Today’s NY Times has a very interesting article on Richard Prince. Jim Kranz, a Midwestern ad photog, discusses his feelings about having his Marlboro ads lifted by the conceptual artist. While I can definitely sympathize with Mr. Krantz, if I walked into the Guggenheim and saw one of my photographs with someone elses name on , I would also freak, for lack of a better word. But I do understand Prince’s use of ad images. He is really lifting concepts from the American Media cannon, Mr. Krantz’s image is secondary. Also, because it was a commercial assignment, the original photographer has already been compensated for his work. What is more interesting to me, is that Mr. Prince’s work is actually outdated. When he was making his appropriated images, artist/photographer’s were not being hired to commerical assignments, and fashion photographer’s were not being heralded as artists. (See Art Basel & fashion article) So by borrowing from the commerical world at that time, Prince was not only saying something about American media culture, but about the nature of photography and what is means to be an art photographer. I think his work was very important, but now that the lines of art & commerce have blurred, and fine-art photographers are making so much money, perhaps his statement seems moot. I do not think that takes away from the accomplishment of his work, I just think it is hard to see it in the same context now. That is perhaps the danger of conceptual and really all art, the world changes, and if your work is very much of its time, how does it age? Prince is having his star moment in the art world, but it is happening when the statement is his work is less powerful. When he began, his ideas seemed radical, but now it is often difficult to distinguish between – art photographers, and commercial photographers. PL di Corcia has a contract with W Magazine. Taryn Simon, Collier Shorr and Elinor Carucci & Katherine Wolkoff are all repped by Art + Commerce agency. Molly Logan has started Fred & associates to rep fine-art photographers and she is very involved with Blind Spot Magazine. It seems that there are no longer any boundaries. Of course Walker Evans worked for Fortune Magazine, Steichen was a fashion photog and Diane Arbus started out shooting fashion. I think that the main difference is intent. Is your work being made to provoke or reflect culture, or is it begin made to sell something. Of course as the years go by, sometimes the commercial work begins to tell more about the culture then the art photo. This seems to be a time of transition for ‘art photography’ and perhaps that is why Prince is so much in the spotlight. His ideas about the blending of the two forms have come to fruition. I think what does remain most relevant in the Prince’s work is his statement on the commodification of art and exclusivity in ownership. Here is use of apropriation is still on target.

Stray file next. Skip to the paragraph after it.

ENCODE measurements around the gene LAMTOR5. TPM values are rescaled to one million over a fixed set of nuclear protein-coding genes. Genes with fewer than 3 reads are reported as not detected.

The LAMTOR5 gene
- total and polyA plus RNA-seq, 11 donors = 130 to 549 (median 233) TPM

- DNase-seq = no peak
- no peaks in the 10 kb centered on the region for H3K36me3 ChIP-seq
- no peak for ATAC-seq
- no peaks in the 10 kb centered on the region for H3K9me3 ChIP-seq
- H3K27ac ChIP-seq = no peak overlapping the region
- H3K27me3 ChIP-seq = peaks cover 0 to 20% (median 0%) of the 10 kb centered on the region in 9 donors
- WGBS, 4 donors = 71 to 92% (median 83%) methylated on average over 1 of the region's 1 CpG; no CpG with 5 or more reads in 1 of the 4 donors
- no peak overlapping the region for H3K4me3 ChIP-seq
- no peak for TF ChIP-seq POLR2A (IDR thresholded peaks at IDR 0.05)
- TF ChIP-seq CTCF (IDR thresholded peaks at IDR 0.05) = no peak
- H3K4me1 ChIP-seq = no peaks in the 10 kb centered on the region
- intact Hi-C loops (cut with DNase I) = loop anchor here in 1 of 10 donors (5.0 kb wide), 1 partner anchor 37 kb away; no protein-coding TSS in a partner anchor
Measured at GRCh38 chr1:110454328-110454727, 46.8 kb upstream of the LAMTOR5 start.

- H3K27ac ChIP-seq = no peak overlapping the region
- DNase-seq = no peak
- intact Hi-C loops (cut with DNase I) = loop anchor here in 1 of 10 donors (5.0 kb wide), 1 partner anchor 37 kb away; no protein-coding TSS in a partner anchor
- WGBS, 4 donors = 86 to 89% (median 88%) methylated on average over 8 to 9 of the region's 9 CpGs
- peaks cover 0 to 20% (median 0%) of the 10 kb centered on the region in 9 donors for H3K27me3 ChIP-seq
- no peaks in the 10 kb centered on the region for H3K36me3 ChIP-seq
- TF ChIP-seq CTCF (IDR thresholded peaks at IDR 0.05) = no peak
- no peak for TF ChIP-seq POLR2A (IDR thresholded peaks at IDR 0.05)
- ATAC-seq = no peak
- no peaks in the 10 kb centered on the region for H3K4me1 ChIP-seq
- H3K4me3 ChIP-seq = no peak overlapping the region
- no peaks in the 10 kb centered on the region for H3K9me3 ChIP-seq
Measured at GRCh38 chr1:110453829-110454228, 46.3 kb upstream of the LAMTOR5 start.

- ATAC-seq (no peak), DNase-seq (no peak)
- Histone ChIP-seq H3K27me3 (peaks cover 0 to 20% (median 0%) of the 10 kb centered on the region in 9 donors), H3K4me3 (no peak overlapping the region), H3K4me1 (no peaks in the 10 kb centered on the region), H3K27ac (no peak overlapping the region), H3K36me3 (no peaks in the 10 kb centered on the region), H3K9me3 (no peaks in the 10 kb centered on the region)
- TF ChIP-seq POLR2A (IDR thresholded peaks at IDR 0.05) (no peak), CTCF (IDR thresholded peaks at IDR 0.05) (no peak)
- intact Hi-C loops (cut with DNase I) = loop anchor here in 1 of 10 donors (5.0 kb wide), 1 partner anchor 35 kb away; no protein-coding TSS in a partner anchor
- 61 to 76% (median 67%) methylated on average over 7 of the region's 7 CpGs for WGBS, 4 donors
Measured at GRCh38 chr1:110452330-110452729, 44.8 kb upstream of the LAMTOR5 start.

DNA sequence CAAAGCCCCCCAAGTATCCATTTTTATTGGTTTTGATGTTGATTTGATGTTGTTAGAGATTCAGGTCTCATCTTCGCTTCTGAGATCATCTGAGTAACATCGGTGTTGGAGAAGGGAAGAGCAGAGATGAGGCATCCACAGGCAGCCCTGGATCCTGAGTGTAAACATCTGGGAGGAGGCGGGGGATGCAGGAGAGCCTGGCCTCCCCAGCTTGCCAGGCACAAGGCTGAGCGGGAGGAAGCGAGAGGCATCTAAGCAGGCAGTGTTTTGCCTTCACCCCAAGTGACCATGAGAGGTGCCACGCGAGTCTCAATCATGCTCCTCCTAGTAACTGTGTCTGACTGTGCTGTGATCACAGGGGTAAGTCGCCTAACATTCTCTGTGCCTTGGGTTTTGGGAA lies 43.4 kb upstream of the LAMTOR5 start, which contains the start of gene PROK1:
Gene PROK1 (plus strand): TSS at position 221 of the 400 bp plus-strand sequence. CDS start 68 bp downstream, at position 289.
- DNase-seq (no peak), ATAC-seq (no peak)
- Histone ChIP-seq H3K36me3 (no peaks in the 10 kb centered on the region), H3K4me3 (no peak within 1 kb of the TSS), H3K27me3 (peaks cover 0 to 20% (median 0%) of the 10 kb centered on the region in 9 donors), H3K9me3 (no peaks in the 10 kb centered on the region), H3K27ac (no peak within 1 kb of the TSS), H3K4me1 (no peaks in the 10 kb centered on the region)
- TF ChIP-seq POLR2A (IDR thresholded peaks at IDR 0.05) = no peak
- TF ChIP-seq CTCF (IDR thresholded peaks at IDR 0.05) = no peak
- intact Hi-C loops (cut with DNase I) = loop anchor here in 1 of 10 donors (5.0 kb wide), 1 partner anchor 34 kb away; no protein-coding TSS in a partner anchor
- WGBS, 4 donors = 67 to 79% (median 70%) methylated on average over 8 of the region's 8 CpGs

From the current Exhibit at the Guggenheim Spiritual America
Prince’s work has been among the most innovative art produced in the United States during the past 30 years. His deceptively simple act in 1977 of rephotographing advertising images and presenting them as his own ushered in an entirely new, critical approach to art-making—one that questioned notions of originality and the privileged status of the unique aesthetic object. Prince’s technique involves appropriation; he pilfers freely from the vast image bank of popular culture to create works that simultaneously embrace and critique a quintessentially American sensibility: the Marlboro Man, muscle cars, biker chicks, off-color jokes, gag cartoons, and pulp fiction. While previous examinations of his art have emphasized its central role as a catalyst for postmodernist criticism, the Guggenheim exhibition and its accompanying catalogue also focus on the work’s iconography and how it registers prevalent themes in our social landscape, including a fascination with rebellion, an obsession with fame, and a preoccupation with the tawdry and the illicit.
If you go to Mr. Krantz’s website, it is pretty clear that his ad work is very much about the iconography of the alpha American male. My guess it that he has profited quite a bit from his ability to create a certain kind of image. I am actually more afraid of what Mr. Krantz’s work say about our cuture, then what Richard Prince’s work reflects. This is of course not Mr. Krantz’s fault, it is a view into the heart of current American values.
Image of Mr. Krantz’s borrowed by Richard Prince
Wow, Ronald is working off his Super Size meals, a good role model for McDonald’s customers.